The plan shown by the broken verge had an area of 1.434 acres gross (1, 211 acres nett). Presumably the difference. was the road area. The properties included 3 factories, a public house, a store, 11 three-storey houses and five two-storey houses (one derelict), some in multiple occupation, and a disused electricity sub-station. The properties were 70-100 years old arid mainly in fair condition.

The two largest factories were vacant and the third was for sale. Thus they could all be bought without compensation for trade disturbance. This opened the way for the acquisition of the whole site between Wedmore Estale, the proposed open space and the surrounding road.

The site was within an area zoned for residential use at; a density of 100 persons per acre, The area of 1.472 acres would give room for 49 new dwelling (147 persons) against the displacement, of 30 families (89 persons) - a gain of 19 dwellings and 58 persons.

It was decided that a compulsory purchase order should be made. The Borough of Islington agreed that the Greater London Council should undertake the development, The estimated cost was £173, 000 including clearance and incidental expenses.

The Parks arid Smallholdings Committee was recommended to agree in principle to the appropriation of piece ' A' from open space to housing use.

December 1967

The Council agreed to the recommendations on 19 December 1967 and the Architect sent Drawings, Bills of Quantities, etc. on 1 April 1968.

15 June 1968 There was a Public Inquiry into objections to the compulsory purchase of the site. The purchase was confirmed and preliminary work began on the new site on 8 April,1969.

17 June 1968

The disused Wedmore Estate Club Room was passed to the Director of Construction for use as a mess room during the modernisation of Wedmore Estate. (]'his refers to the modernisation of the old estate, not the new work on the new site).


Renaming the Estate

3 June 1969

Blocks A, B and C (front, middle and rear respectively) previously 1-80, 81-155 and 156-220 Wessex House/Buildings were renamed as Wedtherbury, Norcombe, and Melchester Houses. Block D (226-253) retained the name Wessex House.

1 August 1969

The Housing Committee (Chairman) approved a scheme for the modernisation of Block D Wessex Buildings. (There is no document about, this, but see letter dated 12 October 1970).

12 August 1969

Letter from the Ministry of Housing and Local Government on the
Inspector's Report on the compulsory purchase of the new site

The Minister accepted that the housing gain (at a density of one room per person) and general improvement, justified the purchase, despite an appeal by the owner of No 60 Yerbury Road. The Council needed to provide 14, 950 dwellings in 1969 to provide for their statutory duties and for slum clearance, so the objections were overridden.

There follow documents slowing how the site development progressed.

The Housing Division required
25% 2 person Old People's Dwellings
25% other 2 person       "
25% 3 person       "
25% 4 person       "

This was because there were major site clearance operations in the immediate locality. (In other words, the Wedmore Estate extension was only part of much wider developments nearby).

Map dated
12 May 1969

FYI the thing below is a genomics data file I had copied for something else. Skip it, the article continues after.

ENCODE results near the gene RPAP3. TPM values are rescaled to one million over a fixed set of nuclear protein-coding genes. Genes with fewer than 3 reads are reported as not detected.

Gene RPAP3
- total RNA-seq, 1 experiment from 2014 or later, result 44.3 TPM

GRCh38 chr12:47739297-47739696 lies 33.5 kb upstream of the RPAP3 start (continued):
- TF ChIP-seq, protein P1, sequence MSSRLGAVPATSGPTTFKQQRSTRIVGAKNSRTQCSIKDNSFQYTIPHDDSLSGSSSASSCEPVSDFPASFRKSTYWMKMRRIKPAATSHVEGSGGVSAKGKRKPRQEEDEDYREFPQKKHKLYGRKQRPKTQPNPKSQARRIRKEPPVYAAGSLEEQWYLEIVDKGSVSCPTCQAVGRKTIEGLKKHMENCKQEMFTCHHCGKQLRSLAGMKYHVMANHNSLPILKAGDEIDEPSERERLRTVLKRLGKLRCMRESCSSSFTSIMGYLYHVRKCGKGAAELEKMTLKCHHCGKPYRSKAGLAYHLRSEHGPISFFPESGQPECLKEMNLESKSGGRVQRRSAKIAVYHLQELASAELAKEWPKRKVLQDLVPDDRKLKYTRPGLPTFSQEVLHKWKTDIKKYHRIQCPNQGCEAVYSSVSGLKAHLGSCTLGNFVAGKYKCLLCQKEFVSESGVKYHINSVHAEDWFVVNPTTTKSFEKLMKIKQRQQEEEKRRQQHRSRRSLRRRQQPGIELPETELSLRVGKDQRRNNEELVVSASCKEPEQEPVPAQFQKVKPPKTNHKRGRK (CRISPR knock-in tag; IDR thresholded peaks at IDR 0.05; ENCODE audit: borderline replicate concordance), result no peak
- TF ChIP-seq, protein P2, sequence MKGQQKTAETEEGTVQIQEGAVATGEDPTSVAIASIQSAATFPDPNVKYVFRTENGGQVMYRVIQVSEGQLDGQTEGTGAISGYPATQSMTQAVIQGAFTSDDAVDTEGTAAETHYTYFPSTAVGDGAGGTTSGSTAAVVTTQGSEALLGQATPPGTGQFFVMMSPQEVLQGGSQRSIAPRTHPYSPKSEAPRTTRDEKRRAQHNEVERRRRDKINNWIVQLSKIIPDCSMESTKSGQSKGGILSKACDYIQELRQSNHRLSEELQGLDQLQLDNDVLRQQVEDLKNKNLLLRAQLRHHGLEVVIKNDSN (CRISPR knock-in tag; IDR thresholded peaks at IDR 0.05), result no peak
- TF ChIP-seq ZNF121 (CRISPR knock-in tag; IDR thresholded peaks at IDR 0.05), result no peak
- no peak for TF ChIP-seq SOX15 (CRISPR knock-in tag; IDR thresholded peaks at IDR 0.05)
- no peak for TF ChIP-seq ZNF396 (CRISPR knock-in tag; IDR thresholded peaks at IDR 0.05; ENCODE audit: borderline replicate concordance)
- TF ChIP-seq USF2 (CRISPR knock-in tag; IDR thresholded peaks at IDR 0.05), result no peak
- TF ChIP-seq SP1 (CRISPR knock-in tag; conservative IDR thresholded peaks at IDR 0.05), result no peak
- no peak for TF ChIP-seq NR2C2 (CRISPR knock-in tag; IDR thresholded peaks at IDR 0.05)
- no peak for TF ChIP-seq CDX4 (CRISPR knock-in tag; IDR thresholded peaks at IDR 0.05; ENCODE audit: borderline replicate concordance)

This shows the site with no mention of site A. The Parks Committee has agreed to forego the use of the site as an open space, for reasons which we will see next.

17 November 1969

Housing Brief

Whittington Park Open Space

Map dated
12 May 1969

This shows the site, The land to the NW and SW was to become the proposed Whittington Park open space. Site clearance was proceeding. The open space would be laid cut in 1970/71 and later.

Road Improvements

The corner of Yerbury Road and Wedmore Street was to be widened to give a 'visibility splay' to make the corner safer.

Adequate play facilities and more than normal garaging/parking facilities should be provided.

12 October 1970

Modernisation of Block D Wessex Buildings

The scheme had been approved by the Housing Committee (Chairman) on 1 August 1969.

Accommodation

Flats 
Existing Proposed Persons
2 room 6 5 (2 person) 10
3 room 17 10 (6x3 person) 18
    (4x4 person) 16
4 room Nil 2 (6 person) 12
       
Maisonettes      
3 room Nil 3 (4 person) 12
4 room 3 Nil  
5 room 2 2 (1x6 person) 6
    (1x5 person) 5

Totals 28 22 79

A drying room with one tumbler and one spin dryer would be provided.

Laundry Facilities in L.C.C. buildings

From the start, the L.C.C. had built laundry and drying facilities in the roof spaces of its blocks of flats. These were conveient and popular with the tenants in the age before our modern washing machines, but suddenly the G.L.C. removed all their mechanical dryers from the laundries in their blocks. This was because of a tragic accident in another part of London . A young girl's arm had been badly injured in a spin dryer. She had not been supervised and the G.L.C., as the landlord, had to admit liability in court. The Authority realised that it could not provide adequate supervision in the dozens of laundries in its various properties. The cost of' supervision divided equally among all tenants would have been £1,50 each per week or, if charged only to those tenants using the facilities, would have been £3.50 each.

Reluctantly the laundries were closed. This caused distress at the time as tenants had either to wash and dry clothes in their small flats, go to the expense of using laundrettes, or buy their own washing machines, which at this time were very expensive.

Adapted from 'The Growth of "St Marylebone and Paddington', by Jack Whitehead, p 41.

To Return to the Wessex Estate

The Director of Housing’s estimate for the work of modernisation was £82,129. The Architect. head estimated £79,670, but the excess was considered acceptable in the climate of competitive tendering. The total cost, including repairs and renewals, and tenants' removal expenses, was £96,300. There is more detail in the Director's letter.

10 February 1971

North Thames Gas confirmed that each flat would have a Heataire Warm Air unit.

23 June 1971

The Wedmore Estate Tenants Association had been reformed and there was correspondence about the contractors, who had taken over the club room as a mess during the modernisation of Block D returning it to the Association.

16 December 1971 Details of Improvements to the Courtyard of Wedmore Street Estate were received on 20 September 1972 and work was expected to start, in March 1972.


The file ends at, this point so we have no more details.


These three part make up the history of the Wedmore Estate uptil 1990. The next part came as a complete surprise.


Part 1
Part 2

Part 4